Narrow-angle glaucoma, also called acute glaucoma or angle-closure glaucoma, is much rarer and is very different from open-angle glaucoma. Unlike open-angle glaucoma, narrow-angle glaucoma is a result of the angle between the iris and cornea closing. The outer edge of the iris bunches up over the drainage canals, when the pupil enlarges too much or too quickly. This structural problem only occurs in a small percentage of eyes.
Are there symptoms?
Yes. The closed angle prevents fluid from reaching the drainage canals. As a result, the intraocular pressure rises very quickly. This causes a painful attack in the eye. The eye may appear red. You may have a headache, feel nauseous, feel intense eye pain, see rainbows around lights at night, or have blurred vision. If you have any of these symptoms, you should seek immediate medical attention to prevent serious eye damage.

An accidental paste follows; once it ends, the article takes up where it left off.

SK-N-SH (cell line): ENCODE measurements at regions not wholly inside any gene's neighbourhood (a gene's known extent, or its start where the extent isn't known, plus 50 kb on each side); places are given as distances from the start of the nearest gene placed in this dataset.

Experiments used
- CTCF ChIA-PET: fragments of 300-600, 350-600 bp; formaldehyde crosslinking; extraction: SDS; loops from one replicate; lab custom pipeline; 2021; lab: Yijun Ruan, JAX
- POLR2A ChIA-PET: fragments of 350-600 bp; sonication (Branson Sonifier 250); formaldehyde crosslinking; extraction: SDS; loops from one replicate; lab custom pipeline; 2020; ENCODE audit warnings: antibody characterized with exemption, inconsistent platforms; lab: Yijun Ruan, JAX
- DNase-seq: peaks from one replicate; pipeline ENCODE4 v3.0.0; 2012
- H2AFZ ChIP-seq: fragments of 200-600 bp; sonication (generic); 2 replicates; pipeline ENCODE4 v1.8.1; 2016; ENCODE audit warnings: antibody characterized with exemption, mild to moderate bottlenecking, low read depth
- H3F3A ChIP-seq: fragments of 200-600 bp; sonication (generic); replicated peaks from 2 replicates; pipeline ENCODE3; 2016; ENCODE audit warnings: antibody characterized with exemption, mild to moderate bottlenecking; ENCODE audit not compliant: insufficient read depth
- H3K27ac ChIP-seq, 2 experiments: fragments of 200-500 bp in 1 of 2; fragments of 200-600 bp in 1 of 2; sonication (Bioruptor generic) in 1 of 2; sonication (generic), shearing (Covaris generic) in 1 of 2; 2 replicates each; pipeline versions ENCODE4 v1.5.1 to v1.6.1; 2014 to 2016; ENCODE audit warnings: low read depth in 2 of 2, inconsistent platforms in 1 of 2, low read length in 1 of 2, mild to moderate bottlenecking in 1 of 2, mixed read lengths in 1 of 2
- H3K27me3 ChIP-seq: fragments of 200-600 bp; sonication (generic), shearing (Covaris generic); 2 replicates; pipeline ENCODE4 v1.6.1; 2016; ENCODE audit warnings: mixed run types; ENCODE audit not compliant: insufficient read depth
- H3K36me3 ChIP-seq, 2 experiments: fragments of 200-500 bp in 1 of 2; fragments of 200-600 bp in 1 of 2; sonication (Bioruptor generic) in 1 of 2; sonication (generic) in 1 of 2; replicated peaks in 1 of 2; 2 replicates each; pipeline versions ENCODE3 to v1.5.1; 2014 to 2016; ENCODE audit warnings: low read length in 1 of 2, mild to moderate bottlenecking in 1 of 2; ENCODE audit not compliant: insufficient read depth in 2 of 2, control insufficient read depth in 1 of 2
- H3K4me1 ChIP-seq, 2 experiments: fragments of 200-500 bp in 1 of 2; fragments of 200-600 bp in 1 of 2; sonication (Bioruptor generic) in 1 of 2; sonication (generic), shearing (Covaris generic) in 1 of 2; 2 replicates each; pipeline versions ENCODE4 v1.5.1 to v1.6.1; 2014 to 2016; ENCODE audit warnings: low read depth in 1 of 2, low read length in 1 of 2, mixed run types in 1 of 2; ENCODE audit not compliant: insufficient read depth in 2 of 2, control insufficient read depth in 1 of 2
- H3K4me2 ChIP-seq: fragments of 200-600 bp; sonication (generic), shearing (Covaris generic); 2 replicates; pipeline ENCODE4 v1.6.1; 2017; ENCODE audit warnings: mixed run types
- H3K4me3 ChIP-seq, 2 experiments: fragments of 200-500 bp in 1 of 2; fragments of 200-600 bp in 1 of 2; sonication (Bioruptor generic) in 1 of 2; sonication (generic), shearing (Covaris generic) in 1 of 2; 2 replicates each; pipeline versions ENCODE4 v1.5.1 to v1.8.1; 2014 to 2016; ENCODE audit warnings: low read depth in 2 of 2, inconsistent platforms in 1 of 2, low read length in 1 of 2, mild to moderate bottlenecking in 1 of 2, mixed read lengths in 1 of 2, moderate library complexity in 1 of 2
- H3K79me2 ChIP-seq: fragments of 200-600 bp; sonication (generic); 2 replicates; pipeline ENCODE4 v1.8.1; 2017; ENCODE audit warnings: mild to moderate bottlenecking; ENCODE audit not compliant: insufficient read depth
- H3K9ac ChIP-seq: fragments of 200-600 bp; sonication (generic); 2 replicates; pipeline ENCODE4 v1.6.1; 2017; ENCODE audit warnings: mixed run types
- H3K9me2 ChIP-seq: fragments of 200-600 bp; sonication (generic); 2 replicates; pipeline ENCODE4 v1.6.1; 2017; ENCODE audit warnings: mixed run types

Treatment of narrow-angle glaucoma usually involves either laser, or conventional surgery to remove a small portion of the bunched-up outer edge of the iris. Surgery helps unblock the drainage canals so that the extra fluid can drain. If you have narrow-angle glaucoma in one eye, doctors may go ahead and treat the other eye as a safety measure. In general, surgery for narrow-angle glaucoma is successful and long lasting. Regular check-ups are still important, though, because a chronic form of glaucoma could still occur.
*Information courtesy of
Glaucoma Research Foundation